By Michael Mahar

I read the recent in-depth articles on waste sites and the editorial from the April 23 Buffalo News. I’d like to offer some insight and a very different perspective.

First and foremost, the editorial says, “While the landfill has apparently operated safely …” Thank you. We take pride in our safety record and our dedication to environmental compliance. It is, indeed, operated safely.

Since Waste Management has taken over the site, it has spent $60 million in remediation resulting from historical contamination issues and has invested more than $40 million in improved technology and environmental protection.

Spending $100 million in cleaning and updating the facility was part of our commitment to the community. We also positively impact the Niagara County economy by close to $12 million a year, according to an independent report by the Bonadio Co.

As a taxpayer in Niagara County myself, I do not relish the loss of any more revenue to our tax base. We simply can’t afford it.

Aside from being the largest school taxpayer to the Lewiston-Porter School District, many of this site’s employees are graduates of Lew-Port and their children now attend the school. Please don’t forget that the 66 employees live in this area, travel the same roads, attend church and shop at the same places as everyone else in this community. We are dedicated to safeguarding our environment.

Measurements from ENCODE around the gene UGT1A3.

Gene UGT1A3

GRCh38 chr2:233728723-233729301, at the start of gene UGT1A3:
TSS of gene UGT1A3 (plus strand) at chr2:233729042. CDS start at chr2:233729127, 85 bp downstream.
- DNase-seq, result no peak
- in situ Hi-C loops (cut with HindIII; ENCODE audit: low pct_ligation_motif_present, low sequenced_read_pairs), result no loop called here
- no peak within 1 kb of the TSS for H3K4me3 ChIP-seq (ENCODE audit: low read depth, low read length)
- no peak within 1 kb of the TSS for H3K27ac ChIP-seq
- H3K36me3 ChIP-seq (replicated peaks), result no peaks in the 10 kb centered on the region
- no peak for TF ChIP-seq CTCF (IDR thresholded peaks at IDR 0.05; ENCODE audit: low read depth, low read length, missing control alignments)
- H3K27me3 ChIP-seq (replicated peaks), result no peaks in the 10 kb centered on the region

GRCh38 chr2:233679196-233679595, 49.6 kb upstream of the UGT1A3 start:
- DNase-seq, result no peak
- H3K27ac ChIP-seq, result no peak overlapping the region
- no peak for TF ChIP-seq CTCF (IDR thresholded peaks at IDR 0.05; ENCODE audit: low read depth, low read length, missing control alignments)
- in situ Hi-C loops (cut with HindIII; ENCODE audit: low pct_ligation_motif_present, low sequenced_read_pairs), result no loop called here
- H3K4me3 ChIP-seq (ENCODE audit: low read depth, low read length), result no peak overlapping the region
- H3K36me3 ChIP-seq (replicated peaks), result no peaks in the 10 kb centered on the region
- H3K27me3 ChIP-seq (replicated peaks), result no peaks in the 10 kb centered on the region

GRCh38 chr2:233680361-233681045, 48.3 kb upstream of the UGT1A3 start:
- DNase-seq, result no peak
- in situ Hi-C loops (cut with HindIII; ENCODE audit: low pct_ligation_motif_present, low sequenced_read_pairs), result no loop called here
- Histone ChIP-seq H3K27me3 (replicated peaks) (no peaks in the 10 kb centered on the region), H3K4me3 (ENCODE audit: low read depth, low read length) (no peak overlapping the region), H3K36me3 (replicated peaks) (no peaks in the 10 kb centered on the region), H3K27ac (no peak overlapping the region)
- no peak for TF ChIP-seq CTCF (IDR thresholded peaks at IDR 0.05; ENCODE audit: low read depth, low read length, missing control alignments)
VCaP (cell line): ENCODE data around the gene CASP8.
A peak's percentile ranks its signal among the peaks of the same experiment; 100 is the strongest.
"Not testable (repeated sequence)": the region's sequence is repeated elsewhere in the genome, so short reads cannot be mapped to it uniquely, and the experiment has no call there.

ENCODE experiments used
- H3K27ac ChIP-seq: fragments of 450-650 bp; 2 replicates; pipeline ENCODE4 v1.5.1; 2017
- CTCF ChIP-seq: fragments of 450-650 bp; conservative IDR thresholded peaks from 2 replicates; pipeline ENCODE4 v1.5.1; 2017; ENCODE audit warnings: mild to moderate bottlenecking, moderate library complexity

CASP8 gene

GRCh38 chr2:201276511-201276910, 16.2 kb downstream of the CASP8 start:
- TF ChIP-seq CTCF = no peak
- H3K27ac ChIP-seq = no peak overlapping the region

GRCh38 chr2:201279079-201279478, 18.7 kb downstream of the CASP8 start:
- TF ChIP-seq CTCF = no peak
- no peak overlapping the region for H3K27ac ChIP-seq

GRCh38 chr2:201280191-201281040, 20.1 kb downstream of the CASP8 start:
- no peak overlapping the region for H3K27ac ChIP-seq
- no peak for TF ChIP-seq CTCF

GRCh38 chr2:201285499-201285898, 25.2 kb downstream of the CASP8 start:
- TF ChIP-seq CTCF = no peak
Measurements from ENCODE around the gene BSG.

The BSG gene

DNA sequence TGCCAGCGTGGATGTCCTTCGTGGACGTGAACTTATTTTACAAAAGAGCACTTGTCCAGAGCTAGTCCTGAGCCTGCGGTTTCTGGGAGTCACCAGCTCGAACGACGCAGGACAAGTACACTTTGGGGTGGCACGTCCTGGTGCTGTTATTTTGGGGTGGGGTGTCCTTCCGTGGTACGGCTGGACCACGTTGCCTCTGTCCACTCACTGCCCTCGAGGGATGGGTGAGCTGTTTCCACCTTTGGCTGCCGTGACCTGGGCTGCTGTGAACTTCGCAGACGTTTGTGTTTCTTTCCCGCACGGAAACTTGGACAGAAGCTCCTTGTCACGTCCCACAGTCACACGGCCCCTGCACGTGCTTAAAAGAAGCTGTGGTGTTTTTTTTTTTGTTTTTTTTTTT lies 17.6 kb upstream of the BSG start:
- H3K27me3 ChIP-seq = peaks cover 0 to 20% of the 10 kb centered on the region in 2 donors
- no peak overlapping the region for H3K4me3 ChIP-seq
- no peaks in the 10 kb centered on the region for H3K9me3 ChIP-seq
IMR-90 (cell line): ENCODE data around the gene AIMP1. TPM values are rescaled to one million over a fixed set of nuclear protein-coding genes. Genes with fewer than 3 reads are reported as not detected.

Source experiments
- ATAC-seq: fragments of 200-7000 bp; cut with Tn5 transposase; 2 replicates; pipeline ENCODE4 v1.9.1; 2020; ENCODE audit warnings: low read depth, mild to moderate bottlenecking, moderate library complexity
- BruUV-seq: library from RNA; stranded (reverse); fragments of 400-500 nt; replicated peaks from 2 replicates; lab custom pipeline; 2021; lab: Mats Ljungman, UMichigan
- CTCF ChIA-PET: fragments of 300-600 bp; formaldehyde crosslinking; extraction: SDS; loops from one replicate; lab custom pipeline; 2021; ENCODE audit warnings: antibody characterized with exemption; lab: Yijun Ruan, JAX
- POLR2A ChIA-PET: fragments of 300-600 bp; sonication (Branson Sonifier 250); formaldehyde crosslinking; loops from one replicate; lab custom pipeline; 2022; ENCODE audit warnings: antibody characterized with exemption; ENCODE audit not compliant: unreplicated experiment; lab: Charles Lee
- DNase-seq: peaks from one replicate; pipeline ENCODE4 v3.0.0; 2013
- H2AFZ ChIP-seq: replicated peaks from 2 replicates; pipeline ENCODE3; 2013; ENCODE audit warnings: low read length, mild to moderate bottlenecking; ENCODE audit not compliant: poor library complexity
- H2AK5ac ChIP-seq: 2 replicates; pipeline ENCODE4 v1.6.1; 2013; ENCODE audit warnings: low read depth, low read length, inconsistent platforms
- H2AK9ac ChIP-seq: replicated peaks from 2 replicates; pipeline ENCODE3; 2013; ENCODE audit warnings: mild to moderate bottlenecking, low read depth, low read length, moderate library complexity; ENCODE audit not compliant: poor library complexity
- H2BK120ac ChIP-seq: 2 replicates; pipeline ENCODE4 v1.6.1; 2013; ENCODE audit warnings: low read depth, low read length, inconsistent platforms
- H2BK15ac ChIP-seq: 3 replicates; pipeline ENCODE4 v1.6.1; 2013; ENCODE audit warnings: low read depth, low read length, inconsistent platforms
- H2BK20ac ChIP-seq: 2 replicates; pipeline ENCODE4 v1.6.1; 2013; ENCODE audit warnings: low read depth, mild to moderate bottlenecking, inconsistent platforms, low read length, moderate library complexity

One factor that led this site in the Town of Porter to become a hazardous waste facility in the 1970s was the geology of this region. The natural deposit of thick impermeable clay at the site makes it a very appropriate location for a facility like this. Outside of the double-liner system, the clay itself, if needed, would act as additional protection.

Another reason for the location in Niagara County is its close proximity to industrial chemical sites in Niagara Falls. In fact, Niagara County is one of the top three counties (along with Erie and St. Lawrence) where we have taken the most waste since the mid-1990s.

The third factor in the site’s location is its position on the historically contaminated Lake Ontario Ordinance Works, where work on the Manhattan Project and a TNT plant were in place for World War II. As a result of these uses, this land does not have an acceptable use for residential housing or anything other than for industrial purposes.

The News’ three-part story gave a compelling reason why a facility like ours needs to be sited in Western New York. Brownfield and remediation cleanup efforts will be vital to rejuvenating this area.

We are here to make sure the disposal of the waste is handled in a safe, professional manner and to safeguard the community that we all share.

Michael Mahar is a district manager for Waste Management.